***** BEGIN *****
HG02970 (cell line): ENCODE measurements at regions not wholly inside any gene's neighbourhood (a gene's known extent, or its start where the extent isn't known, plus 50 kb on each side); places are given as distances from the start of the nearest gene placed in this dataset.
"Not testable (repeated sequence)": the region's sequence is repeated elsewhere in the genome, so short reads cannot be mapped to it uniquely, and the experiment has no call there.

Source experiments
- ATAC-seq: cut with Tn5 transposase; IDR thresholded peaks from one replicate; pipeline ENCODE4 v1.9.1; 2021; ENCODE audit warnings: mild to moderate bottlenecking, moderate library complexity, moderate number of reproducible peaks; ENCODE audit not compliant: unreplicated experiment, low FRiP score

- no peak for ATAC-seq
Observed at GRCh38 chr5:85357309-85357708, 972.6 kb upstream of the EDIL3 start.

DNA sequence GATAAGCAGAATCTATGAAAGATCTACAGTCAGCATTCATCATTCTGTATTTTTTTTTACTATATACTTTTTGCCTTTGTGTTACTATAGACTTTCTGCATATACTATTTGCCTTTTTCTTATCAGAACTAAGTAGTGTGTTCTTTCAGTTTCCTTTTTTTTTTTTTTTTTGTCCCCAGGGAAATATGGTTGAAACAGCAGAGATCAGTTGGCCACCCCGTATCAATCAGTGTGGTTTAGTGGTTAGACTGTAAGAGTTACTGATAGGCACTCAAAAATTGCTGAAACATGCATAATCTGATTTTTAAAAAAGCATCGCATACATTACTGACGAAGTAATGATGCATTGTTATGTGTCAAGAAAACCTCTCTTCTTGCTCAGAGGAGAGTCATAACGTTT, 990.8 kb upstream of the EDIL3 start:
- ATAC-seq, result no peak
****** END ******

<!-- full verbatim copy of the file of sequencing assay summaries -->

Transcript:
HG02970 (cell line): ENCODE measurements at regions not wholly inside any gene's neighbourhood (a gene's known extent, or its start where the extent isn't known, plus 50 kb on each side); places are given as distances from the start of the nearest gene placed in this dataset.
"Not testable (repeated sequence)": the region's sequence is repeated elsewhere in the genome, so short reads cannot be mapped to it uniquely, and the experiment has no call there.

Source experiments
- ATAC-seq: cut with Tn5 transposase; IDR thresholded peaks from one replicate; pipeline ENCODE4 v1.9.1; 2021; ENCODE audit warnings: mild to moderate bottlenecking, moderate library complexity, moderate number of reproducible peaks; ENCODE audit not compliant: unreplicated experiment, low FRiP score

- no peak for ATAC-seq
Observed at GRCh38 chr5:85357309-85357708, 972.6 kb upstream of the EDIL3 start.

DNA sequence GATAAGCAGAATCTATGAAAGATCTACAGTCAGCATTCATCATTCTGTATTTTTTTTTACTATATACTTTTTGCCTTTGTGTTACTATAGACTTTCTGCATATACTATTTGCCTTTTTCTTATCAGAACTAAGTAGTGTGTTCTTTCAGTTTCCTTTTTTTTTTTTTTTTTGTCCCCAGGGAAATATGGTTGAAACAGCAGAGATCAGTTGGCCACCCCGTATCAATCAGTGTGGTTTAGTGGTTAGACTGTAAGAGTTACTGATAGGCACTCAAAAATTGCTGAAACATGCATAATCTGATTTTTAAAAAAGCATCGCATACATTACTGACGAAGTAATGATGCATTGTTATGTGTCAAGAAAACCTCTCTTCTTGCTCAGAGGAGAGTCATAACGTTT, 990.8 kb upstream of the EDIL3 start:
- ATAC-seq, result no peak